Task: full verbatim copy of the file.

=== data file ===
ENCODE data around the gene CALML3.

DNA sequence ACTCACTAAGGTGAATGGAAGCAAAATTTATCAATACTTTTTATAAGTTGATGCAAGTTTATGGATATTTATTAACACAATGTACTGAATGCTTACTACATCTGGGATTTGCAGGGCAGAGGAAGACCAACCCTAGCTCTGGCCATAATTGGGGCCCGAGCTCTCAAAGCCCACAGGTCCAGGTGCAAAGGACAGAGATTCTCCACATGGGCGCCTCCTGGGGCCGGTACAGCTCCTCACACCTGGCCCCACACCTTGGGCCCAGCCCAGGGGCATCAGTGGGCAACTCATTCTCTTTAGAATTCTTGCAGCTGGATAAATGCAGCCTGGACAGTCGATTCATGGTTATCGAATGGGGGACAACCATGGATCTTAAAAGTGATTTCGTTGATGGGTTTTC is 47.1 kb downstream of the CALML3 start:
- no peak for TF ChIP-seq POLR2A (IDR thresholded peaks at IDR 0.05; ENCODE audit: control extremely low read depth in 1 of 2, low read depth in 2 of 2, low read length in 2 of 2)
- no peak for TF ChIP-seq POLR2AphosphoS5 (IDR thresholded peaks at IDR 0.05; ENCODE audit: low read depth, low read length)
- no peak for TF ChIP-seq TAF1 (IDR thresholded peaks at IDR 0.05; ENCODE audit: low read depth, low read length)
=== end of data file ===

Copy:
ENCODE data around the gene CALML3.

DNA sequence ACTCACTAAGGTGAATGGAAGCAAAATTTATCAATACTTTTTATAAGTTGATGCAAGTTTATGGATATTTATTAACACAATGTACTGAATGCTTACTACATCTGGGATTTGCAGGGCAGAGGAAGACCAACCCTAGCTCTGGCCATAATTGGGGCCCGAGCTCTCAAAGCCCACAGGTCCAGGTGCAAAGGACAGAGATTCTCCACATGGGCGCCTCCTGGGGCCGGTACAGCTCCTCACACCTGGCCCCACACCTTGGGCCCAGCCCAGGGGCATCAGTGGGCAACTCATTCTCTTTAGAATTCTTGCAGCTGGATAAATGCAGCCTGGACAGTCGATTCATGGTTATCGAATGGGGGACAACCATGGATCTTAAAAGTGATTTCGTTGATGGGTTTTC is 47.1 kb downstream of the CALML3 start:
- no peak for TF ChIP-seq POLR2A (IDR thresholded peaks at IDR 0.05; ENCODE audit: control extremely low read depth in 1 of 2, low read depth in 2 of 2, low read length in 2 of 2)
- no peak for TF ChIP-seq POLR2AphosphoS5 (IDR thresholded peaks at IDR 0.05; ENCODE audit: low read depth, low read length)
- no peak for TF ChIP-seq TAF1 (IDR thresholded peaks at IDR 0.05; ENCODE audit: low read depth, low read length)